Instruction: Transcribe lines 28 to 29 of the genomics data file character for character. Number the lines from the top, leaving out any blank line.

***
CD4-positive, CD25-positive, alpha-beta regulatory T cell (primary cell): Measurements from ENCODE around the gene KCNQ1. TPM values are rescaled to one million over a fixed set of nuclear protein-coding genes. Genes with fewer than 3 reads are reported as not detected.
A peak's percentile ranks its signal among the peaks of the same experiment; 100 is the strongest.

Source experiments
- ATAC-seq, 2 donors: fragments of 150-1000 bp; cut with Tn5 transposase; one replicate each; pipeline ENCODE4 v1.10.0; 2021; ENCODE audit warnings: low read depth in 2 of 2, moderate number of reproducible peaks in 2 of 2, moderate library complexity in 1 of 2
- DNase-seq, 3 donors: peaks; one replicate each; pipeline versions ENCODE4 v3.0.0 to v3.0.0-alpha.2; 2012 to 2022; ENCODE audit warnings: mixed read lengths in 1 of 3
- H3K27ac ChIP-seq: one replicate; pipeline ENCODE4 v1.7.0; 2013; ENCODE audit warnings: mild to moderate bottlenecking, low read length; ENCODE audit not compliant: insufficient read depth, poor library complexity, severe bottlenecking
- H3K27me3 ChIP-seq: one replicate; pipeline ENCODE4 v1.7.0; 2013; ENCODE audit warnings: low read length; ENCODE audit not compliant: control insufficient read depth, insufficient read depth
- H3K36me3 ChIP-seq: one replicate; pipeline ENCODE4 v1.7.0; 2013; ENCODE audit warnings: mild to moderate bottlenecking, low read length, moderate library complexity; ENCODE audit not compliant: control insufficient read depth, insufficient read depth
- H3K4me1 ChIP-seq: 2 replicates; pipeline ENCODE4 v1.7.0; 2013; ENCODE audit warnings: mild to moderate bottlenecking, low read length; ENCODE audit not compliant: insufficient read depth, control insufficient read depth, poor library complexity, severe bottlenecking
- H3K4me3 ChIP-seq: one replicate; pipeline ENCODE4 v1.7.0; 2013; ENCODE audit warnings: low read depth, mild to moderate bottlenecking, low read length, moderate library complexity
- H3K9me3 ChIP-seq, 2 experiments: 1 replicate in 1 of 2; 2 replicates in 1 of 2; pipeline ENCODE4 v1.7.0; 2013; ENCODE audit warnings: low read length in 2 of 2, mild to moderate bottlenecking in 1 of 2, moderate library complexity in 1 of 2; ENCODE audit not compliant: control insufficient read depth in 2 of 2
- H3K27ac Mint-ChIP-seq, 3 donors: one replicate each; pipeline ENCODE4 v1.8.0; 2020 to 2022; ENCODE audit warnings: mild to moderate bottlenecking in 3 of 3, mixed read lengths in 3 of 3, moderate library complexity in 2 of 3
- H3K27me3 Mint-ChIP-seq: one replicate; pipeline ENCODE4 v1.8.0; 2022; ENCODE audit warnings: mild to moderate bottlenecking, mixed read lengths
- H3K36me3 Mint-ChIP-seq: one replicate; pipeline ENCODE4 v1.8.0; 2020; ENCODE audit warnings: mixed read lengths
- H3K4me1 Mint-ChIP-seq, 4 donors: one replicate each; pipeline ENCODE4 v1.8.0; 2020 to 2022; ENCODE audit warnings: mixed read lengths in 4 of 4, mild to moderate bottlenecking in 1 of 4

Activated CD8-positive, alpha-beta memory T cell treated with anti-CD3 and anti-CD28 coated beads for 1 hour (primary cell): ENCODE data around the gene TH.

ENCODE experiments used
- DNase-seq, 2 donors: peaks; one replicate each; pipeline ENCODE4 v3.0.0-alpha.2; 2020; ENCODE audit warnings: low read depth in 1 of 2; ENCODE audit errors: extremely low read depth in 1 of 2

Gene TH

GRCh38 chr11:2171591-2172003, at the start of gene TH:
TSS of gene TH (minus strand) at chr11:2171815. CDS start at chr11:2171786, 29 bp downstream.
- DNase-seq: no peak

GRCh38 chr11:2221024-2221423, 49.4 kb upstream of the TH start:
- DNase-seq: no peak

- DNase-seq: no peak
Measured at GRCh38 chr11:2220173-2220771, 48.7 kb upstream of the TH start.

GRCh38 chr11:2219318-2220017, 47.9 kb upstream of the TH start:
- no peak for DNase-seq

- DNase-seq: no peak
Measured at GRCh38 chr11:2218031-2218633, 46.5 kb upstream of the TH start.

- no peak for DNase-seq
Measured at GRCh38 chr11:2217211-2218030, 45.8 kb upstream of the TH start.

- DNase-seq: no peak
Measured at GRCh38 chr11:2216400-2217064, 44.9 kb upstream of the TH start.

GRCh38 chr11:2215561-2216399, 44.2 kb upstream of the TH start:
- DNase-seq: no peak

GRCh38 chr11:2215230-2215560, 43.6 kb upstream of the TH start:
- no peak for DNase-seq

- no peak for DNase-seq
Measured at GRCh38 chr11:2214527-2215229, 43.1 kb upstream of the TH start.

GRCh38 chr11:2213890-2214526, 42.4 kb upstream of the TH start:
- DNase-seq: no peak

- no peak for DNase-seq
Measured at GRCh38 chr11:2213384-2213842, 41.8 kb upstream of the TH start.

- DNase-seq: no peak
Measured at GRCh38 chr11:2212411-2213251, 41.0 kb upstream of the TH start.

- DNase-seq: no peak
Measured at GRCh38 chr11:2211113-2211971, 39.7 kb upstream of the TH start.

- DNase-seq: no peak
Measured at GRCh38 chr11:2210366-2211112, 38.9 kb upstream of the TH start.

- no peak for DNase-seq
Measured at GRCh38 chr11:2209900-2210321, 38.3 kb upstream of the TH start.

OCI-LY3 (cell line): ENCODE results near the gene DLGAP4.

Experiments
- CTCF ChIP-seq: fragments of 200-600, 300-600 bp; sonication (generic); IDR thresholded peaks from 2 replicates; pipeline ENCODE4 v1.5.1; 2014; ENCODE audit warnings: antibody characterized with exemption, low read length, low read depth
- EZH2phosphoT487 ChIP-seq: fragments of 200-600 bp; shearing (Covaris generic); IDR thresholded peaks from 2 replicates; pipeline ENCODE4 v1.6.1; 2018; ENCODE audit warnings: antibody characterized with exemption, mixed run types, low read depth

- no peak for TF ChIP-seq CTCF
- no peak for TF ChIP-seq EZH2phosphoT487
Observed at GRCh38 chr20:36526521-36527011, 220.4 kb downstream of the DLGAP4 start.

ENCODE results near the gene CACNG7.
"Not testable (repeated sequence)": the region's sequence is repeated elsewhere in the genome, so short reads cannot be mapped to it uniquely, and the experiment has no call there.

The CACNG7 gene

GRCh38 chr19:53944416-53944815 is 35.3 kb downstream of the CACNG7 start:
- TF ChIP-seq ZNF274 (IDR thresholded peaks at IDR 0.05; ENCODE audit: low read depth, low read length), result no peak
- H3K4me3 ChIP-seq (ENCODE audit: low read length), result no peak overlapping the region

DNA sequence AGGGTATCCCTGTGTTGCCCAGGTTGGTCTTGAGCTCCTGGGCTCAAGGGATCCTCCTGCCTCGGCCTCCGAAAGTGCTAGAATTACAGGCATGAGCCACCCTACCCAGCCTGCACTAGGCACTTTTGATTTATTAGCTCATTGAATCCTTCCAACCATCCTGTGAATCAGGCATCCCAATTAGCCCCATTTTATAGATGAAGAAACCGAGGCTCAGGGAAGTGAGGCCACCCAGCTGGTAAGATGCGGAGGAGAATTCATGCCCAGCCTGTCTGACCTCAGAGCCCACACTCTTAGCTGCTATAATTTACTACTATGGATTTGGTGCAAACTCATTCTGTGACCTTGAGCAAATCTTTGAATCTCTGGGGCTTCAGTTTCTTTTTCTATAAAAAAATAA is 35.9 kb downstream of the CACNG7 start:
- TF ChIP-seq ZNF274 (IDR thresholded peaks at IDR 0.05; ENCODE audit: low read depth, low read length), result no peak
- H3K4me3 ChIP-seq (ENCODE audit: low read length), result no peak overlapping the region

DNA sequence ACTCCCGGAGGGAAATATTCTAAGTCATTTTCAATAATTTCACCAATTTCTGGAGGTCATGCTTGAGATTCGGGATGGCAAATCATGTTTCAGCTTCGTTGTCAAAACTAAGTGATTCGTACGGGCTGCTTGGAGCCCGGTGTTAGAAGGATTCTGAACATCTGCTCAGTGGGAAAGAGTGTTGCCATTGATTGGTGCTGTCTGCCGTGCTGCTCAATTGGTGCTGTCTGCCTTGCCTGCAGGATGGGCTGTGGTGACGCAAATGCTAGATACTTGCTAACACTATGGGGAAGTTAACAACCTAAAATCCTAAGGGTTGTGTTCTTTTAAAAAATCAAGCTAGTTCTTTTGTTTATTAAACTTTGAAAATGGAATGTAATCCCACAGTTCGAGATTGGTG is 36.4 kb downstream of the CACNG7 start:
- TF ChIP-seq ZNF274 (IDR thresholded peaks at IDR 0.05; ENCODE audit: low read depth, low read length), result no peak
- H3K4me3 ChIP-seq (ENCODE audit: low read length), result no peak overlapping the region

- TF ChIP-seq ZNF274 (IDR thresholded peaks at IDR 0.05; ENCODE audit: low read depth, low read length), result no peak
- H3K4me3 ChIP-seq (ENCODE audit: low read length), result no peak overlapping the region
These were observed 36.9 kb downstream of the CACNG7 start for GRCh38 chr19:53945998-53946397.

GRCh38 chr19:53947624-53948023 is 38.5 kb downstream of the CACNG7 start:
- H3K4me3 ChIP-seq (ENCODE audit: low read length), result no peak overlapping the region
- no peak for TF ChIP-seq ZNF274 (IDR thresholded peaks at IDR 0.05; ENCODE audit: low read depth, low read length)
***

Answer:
- no peak for DNase-seq

- DNase-seq: no peak